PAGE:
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The need for a simple encoding scheme that used only keys available on an ordinary keyboard was felt in the early days of the RMIM newsgroup where lyrics and trivia about Indian popular movie songs were being discussed. In parallel was a Sanskrit Mailing list that quickly felt the need of an exact and unambiguous encoding. ITRANS emerged on the RMIM newsgroup as early as 1994. This was spearheaded by Avinash Chopde, who developed a transliteration package. Its latest version is v5.34. The package also enables automatic conversion of the Roman script to the Indic version.
ITRANS was in use for the encoding of Indian etexts - it is wider in scope than the Harvard-Kyoto scheme for Devanagari transliteration, with which it coincides largely, but not entirely. The early Sanskrit mailing list of the early 1990s, almost same time as RMIM, developed into the full blown Sanskrit Documents project and now uses ITRANS extensively, with thousands of encoded texts. With the wider implementation of Unicode, the traditional IAST is used increasingly also for electronic texts.
ITRANS transliteration scheme
ITRANS transliteration scheme is given in the tables below. The ITRANS method is without using diacritics, as compared to other transliteration methods. While using ITRANS, for proper nouns, first letter capitalization is not possible since, ITRANS uses both capital and small letters in its lettering scheme.
|अं [c]||ਂ/ ੰ||అం||ಅಂ||ം||অং||ං||M/.m/.n|
|् [d]||੍||్||್||்||്||্||්||.h [e]|
|ॐ [g]||ఓం||ௐ||OM, AUM|
The Devanāgarī consonant letters include an implicit 'a' sound. In all of the transliteration systems, that 'a' sound must be represented explicitly.
Standard Indic consonants
Irregular consonant clusters
Consonants with Nuqta
- vikipiiDiyaa – विकिपीडिया
- bhaarat – भारत
- raam – राम
- lakShmaN – लक्ष्मण
- iNDiyaa – इण्डिया
- maiM hindii meM Taaip kar saktaa huuM | – मैं हिन्दी में टाइप कर सकता हूँ।
- aao hindii meM kampyuuTar pe likheM – आओ हिन्दी में कम्प्यूटर पे लिखें
Since ITRANS was primarily designed for Sanskrit (and other modern Indo-Aryan languages), it lacks full-coverage for Indic scripts of other languages. Specifically, the support for Dravidian short-vowels 'e' and 'o' is considered ambiguous (since Indo-Aryan phonology does not differentiate them from long-vowels 'E' and 'O'). Also, the schwa used in languages like Bengali ([ɔ]) and Assamese ([ɒ]) differs from that of other languages ([ə]), causing a dissonant feeling when typing those languages. Moreover, although both Bengali and Assamese use Eastern Nagari, the phonology of Assamese varies from that of Bengali to a significant extent, causing more friction while typing Assamese.
The support for many phones of other languages like Dravidian, Hindustani nuqtas, Sinhala etc. is considered patchy and not consistent across implementations due to lack of standardization. Also, almost no ITRANS implementation fully supports languages like Kashmiri, Sindhi, etc.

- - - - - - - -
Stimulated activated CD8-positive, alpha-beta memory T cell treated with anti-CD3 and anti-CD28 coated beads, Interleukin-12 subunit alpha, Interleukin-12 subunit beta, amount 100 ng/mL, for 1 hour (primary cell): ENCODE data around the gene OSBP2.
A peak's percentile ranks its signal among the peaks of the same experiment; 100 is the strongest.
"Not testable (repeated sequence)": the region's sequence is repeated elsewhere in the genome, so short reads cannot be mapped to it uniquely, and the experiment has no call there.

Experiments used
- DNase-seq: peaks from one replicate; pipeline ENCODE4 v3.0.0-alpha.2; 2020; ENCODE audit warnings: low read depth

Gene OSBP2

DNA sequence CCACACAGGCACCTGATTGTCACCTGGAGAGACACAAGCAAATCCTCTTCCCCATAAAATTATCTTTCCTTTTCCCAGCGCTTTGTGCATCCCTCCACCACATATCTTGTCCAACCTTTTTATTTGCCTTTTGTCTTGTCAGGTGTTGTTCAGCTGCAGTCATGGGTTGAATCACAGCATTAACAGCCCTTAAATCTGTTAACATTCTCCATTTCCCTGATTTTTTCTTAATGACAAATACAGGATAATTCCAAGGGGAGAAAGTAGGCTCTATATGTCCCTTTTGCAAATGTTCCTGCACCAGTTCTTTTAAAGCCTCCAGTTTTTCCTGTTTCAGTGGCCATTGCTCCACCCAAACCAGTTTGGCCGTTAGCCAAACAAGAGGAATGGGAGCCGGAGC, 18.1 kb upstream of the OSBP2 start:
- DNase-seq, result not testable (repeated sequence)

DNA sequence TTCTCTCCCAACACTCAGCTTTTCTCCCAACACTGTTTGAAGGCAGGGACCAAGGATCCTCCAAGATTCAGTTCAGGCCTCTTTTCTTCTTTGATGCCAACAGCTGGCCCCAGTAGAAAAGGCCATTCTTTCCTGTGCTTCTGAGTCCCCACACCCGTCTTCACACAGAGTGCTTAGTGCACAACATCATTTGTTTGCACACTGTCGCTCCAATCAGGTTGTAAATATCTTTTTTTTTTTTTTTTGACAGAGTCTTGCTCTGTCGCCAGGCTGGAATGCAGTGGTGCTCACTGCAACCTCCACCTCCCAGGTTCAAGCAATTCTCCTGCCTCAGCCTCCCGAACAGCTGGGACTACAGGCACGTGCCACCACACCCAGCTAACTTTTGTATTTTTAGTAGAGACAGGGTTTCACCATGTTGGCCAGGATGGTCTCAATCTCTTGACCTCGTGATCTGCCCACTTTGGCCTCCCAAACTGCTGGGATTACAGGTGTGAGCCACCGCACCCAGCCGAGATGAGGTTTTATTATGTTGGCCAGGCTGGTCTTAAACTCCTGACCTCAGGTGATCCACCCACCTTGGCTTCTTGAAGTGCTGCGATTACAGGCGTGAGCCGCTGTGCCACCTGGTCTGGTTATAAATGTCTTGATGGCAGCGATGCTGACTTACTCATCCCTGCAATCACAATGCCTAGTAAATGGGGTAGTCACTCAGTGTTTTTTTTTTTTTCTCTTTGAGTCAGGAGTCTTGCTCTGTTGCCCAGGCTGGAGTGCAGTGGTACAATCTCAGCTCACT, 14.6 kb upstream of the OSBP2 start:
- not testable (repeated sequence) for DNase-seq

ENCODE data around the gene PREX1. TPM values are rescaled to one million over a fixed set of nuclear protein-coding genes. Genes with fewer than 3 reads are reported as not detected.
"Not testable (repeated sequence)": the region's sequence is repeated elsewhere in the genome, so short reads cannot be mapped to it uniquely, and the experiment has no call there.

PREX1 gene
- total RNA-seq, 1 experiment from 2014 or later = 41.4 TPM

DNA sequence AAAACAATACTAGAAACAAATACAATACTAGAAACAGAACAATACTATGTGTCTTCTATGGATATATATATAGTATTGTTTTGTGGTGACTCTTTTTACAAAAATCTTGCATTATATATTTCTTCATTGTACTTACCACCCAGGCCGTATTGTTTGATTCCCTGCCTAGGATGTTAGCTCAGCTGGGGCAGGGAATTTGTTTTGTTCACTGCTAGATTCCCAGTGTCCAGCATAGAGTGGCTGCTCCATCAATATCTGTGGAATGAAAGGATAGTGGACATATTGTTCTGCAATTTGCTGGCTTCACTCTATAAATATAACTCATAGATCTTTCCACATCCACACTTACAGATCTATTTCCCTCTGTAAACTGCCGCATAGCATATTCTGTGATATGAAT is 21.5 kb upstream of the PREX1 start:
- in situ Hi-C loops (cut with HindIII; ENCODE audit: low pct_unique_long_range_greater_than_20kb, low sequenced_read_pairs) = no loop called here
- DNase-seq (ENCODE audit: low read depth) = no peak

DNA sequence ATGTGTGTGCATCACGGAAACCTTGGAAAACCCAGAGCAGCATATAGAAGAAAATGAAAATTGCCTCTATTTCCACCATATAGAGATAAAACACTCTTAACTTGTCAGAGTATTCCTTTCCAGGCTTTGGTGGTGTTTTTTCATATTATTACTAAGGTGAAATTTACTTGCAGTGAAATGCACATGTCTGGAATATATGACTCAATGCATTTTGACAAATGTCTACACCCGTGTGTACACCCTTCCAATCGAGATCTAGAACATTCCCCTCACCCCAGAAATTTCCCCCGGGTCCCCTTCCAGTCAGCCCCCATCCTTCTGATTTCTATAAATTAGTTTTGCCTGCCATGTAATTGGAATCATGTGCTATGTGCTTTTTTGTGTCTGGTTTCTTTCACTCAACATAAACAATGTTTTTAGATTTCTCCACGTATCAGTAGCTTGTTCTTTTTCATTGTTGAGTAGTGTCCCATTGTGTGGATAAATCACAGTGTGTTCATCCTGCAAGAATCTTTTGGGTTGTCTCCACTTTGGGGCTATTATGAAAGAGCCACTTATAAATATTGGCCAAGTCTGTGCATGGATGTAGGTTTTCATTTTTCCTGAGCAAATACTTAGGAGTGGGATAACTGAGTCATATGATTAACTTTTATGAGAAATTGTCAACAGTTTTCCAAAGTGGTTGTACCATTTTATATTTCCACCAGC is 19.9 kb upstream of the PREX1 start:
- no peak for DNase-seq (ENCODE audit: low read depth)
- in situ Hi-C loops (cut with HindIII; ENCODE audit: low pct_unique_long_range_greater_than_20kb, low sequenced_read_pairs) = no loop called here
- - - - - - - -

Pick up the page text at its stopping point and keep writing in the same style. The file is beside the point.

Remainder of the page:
The ambiguity around Dravidian short-vowels 'e' and 'o' support has been addressed with a new ISO15919 compliant coding scheme, which is uniform across all supported languages/scripts, including nukta. The old version ITRANS 5.3 is maintained for backward compatibility.
The changed ones are listed below:
The newly launched revamped package supports both the old ITRANS V-5.3 scheme as well as the ISO15919 scheme.
In addition, the new package can be customized for any specific INPUT codes.
- "An early post from 1995 referring to ITRANS effort going on RMIM newsgroup". Retrieved 15 December 2015.
- Aksharamukha transliteration tool. Akshara Mukha is an Asian script (two way) converter freeware. It converts between 20 different South Asian & East Asian scripts. It also supports 5 major Latin transliteration conventions such as IAST, ISO, Harvard Kyoto, ITRANS & Velthuis. You can access the project from here. While using the tool, 'source' can be set to for example: ITRANS or Harvard-Kyoto, and 'target' can be set to a particular script like Devanagari-Hindi.(When you are using a north Indian script, tick the box: Remove ‘a’.) It can work in reverse too, for example from Hindi to Latin by ISO transliteration.
- "ITRANS (version 5.34) website describing scheme. (Avinash Chopde)". www.aczoom.com. Retrieved 15 December 2015. Online Interface to ITRANS (Online converter tool from Latin script using ITRANS to various Indic scripts. Reliable source at converter tool page gives the mapping spreadsheet (has clear tilde sign). Scheme for Devanagari and tables for all the languages covered. Ultimately the conversion tool follows the mapping spreadsheet. Source code at GitHub itrans
- Google Transliteration (supports Indic languages) Online and downloadable tool for transliteration by Google. (Also additionally uses ITRANS but older version 1)
- "Online Interface to ITRANS".
This section's use of external links may not follow Wikipedia's policies or guidelines. (October 2021)
- ITRANS Official site
- ITRANS Unicode Tables (PDF)
- HiTrans - Online ITRANS to Unicode converter with scheme extensions
- Online Interface to ITRANS- ITRANS to Unicode UTF8 (Converter tool from Latin script using ITRANS to various Indic scripts)
- View Unicode Hindi through Roman transliteration (ITRNS scheme)
- Google Transliteration (supports Indic Languages) Online and downloadable tool for transliteration by Google. (Also additionally uses ITRANS but older version 1)
- Itranslator 2003 as a freeware from Omkarananda Ashram Himalayas
- Lipika IME available for Mac OS X